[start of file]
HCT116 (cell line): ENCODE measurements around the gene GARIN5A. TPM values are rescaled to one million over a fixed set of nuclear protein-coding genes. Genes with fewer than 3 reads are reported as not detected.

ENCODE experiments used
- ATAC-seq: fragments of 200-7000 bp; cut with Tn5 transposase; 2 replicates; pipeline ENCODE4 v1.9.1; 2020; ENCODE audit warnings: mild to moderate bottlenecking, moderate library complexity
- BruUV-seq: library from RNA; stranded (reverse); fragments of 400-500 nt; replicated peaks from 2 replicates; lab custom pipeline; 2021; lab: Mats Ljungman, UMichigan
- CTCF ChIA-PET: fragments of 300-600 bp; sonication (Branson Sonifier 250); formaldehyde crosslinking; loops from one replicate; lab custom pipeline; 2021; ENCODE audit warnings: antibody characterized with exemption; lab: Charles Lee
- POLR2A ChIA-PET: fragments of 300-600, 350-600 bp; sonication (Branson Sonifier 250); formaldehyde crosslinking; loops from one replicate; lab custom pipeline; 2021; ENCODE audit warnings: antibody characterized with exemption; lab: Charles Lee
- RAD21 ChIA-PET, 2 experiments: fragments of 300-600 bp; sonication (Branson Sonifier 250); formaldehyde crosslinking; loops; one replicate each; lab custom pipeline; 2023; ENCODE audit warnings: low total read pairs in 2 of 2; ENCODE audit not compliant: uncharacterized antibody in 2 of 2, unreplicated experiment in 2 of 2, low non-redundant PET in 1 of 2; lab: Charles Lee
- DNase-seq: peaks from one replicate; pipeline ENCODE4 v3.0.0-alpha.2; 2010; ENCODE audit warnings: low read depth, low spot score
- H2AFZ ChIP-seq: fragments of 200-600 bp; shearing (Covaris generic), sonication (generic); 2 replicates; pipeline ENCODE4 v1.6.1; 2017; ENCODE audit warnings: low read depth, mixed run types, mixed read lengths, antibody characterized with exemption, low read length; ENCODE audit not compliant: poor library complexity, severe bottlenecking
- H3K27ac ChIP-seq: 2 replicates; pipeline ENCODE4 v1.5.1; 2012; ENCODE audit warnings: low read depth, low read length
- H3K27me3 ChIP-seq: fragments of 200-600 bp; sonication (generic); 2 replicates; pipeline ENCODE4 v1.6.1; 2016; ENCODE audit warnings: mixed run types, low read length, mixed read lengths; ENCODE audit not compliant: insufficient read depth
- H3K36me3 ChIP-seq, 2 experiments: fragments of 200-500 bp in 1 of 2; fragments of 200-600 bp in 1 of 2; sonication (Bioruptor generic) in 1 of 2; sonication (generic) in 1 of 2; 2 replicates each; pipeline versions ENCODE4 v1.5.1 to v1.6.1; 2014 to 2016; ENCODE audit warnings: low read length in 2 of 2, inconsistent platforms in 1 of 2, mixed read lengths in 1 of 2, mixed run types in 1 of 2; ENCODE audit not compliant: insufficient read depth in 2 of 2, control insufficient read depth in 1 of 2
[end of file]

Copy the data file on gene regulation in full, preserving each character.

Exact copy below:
HCT116 (cell line): ENCODE measurements around the gene GARIN5A. TPM values are rescaled to one million over a fixed set of nuclear protein-coding genes. Genes with fewer than 3 reads are reported as not detected.

ENCODE experiments used
- ATAC-seq: fragments of 200-7000 bp; cut with Tn5 transposase; 2 replicates; pipeline ENCODE4 v1.9.1; 2020; ENCODE audit warnings: mild to moderate bottlenecking, moderate library complexity
- BruUV-seq: library from RNA; stranded (reverse); fragments of 400-500 nt; replicated peaks from 2 replicates; lab custom pipeline; 2021; lab: Mats Ljungman, UMichigan
- CTCF ChIA-PET: fragments of 300-600 bp; sonication (Branson Sonifier 250); formaldehyde crosslinking; loops from one replicate; lab custom pipeline; 2021; ENCODE audit warnings: antibody characterized with exemption; lab: Charles Lee
- POLR2A ChIA-PET: fragments of 300-600, 350-600 bp; sonication (Branson Sonifier 250); formaldehyde crosslinking; loops from one replicate; lab custom pipeline; 2021; ENCODE audit warnings: antibody characterized with exemption; lab: Charles Lee
- RAD21 ChIA-PET, 2 experiments: fragments of 300-600 bp; sonication (Branson Sonifier 250); formaldehyde crosslinking; loops; one replicate each; lab custom pipeline; 2023; ENCODE audit warnings: low total read pairs in 2 of 2; ENCODE audit not compliant: uncharacterized antibody in 2 of 2, unreplicated experiment in 2 of 2, low non-redundant PET in 1 of 2; lab: Charles Lee
- DNase-seq: peaks from one replicate; pipeline ENCODE4 v3.0.0-alpha.2; 2010; ENCODE audit warnings: low read depth, low spot score
- H2AFZ ChIP-seq: fragments of 200-600 bp; shearing (Covaris generic), sonication (generic); 2 replicates; pipeline ENCODE4 v1.6.1; 2017; ENCODE audit warnings: low read depth, mixed run types, mixed read lengths, antibody characterized with exemption, low read length; ENCODE audit not compliant: poor library complexity, severe bottlenecking
- H3K27ac ChIP-seq: 2 replicates; pipeline ENCODE4 v1.5.1; 2012; ENCODE audit warnings: low read depth, low read length
- H3K27me3 ChIP-seq: fragments of 200-600 bp; sonication (generic); 2 replicates; pipeline ENCODE4 v1.6.1; 2016; ENCODE audit warnings: mixed run types, low read length, mixed read lengths; ENCODE audit not compliant: insufficient read depth
- H3K36me3 ChIP-seq, 2 experiments: fragments of 200-500 bp in 1 of 2; fragments of 200-600 bp in 1 of 2; sonication (Bioruptor generic) in 1 of 2; sonication (generic) in 1 of 2; 2 replicates each; pipeline versions ENCODE4 v1.5.1 to v1.6.1; 2014 to 2016; ENCODE audit warnings: low read length in 2 of 2, inconsistent platforms in 1 of 2, mixed read lengths in 1 of 2, mixed run types in 1 of 2; ENCODE audit not compliant: insufficient read depth in 2 of 2, control insufficient read depth in 1 of 2